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3.5 Climate change in the UK

Climate change in the UK tutorial

Scoat Tarn. Image © Ewan ShillandIn the UK, temperatures have risen by about 0.7°C since 1659 (source: UKCIP website).

The UK Climate Impacts Programme website has more information about climate change and trends in the UK.

Future climate predictions for the UK

The most recent predictions of future UK climate are the UK Climate Projections (UKCP09). They have been developed using output from the Met Office's Hadley Centre climate model HadCM3. The predictions are based on three 'scenarios' of emissions: high, medium and low. Predictions are made for the 2020s, 2050s and 2080s.

Here you can find the full set of key findings of UKCP09. Below we have shown just a selection. The projections are to the 2080s.

 

Variable
Projection (to 2080s)
Change in mean air temperature

In winter, the central estimates of change are projected to be between 2 and 3ºC across most of the country, with slightly larger changes in the south east and slightly smaller in the north west of Britain.

In summer a more pronounced south to north gradient exists with changes in some parts of southern England being just over 4ºC and in parts of northern Scotland about 2.5ºC.

Changes in mean air temperature over marine regions

UKCP09 gives projections of changes into the seasonal-mean air temperature over the nine marine regions around the UK.

Modelled changes in temperature in all cases are larger in the south and smaller in the north and reflects the degree to which areas are affected by proximity to continents or open oceans.

Even by the 2080s under the highest emission scenario, the models show projected reductions in mean air temperature in the Atlantic NW Approaches in both summer and winter; in summer, cooling also extends to the Scottish Continental Shelf area. This is due to large natural variability in climate.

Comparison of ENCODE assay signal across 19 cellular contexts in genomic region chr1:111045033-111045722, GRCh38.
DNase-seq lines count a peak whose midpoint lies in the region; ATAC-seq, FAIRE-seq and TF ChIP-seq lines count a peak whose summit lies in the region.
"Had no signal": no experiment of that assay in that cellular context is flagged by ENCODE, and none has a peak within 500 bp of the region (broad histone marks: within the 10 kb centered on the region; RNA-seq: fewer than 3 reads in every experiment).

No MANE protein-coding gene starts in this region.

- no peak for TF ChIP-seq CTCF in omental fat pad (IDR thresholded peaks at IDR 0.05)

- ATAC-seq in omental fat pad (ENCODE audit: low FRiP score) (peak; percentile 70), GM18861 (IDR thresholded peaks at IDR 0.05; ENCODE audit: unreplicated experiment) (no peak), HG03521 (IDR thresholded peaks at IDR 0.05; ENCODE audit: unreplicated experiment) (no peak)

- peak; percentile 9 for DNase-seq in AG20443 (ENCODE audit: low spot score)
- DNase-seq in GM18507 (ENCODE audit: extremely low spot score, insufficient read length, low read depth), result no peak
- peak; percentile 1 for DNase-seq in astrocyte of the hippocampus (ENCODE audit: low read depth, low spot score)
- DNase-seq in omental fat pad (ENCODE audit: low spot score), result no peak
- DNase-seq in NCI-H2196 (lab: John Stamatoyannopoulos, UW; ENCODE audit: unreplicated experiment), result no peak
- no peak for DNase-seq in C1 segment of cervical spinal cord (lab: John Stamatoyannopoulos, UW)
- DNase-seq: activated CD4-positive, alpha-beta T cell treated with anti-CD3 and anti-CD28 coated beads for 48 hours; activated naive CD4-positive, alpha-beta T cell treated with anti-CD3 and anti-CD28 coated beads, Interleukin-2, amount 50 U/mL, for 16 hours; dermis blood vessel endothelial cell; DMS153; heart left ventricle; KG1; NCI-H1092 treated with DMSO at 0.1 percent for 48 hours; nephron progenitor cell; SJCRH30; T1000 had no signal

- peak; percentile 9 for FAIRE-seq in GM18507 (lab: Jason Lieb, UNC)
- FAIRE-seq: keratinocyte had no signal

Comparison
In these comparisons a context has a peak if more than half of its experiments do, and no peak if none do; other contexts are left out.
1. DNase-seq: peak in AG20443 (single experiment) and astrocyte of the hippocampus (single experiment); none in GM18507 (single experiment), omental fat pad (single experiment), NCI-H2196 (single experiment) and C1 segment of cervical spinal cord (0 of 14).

Change in precipitation (rain and snow)

In winter, it is expected to become wetter. Predicted precipitation increases range from +10 to +30% over the majority of the country. Increases are smaller than this in some parts of the country, generally on higher ground.

By contrast, summers are likely to be drier, There is a general south to north gradient, from decreases of almost 40% in SW England to almost no change in Shetland.

Considering the year as a whole, annual mean precipitation is not projected to change much.

 

Indicators of climate change

In 2003 a group of scientists published a series of indicators of climate change. They were developed at the request of the UK Government, who wanted a set of easy-to-understand indicators of how the UK climate was changing, the pace of change and the impacts of this change. The indicators included things like air temperature in Central England, sea level rise, the amount of gas supplied to UK households and the number of ski-lift and tow passes sold each year at the five main Scottish skiing centres.

It was hoped that using these indicators it would be possible to say with more certainty whether and how the climate was changing.

The Environmental Change Network collects data which are relevant to some of the indicators. In the exercise below you will explore these.

 

Exercise

  • You can explore the ECN climate change indicator data online. Here is what to do:
    • Open our Environmental Indicators page in a new window or tab
    • Choose an indicator and click the button to view the data
    • You can either select a site on the map and view data for just that site, or click to view graphs for all sites side-by-side (this is better if you want to compare the different sites)
    • Look at the questions below.

Questions

  • Do any of the indicators appear to show a clear signal of climate change at any of the sites?
  • Do you think some indicators are more useful than others (take a look at the original climate change indicators report to see all the indicators that were developed)?
  • These indicators were developed in 2003. Can you think of a new indicator of climate change in the UK?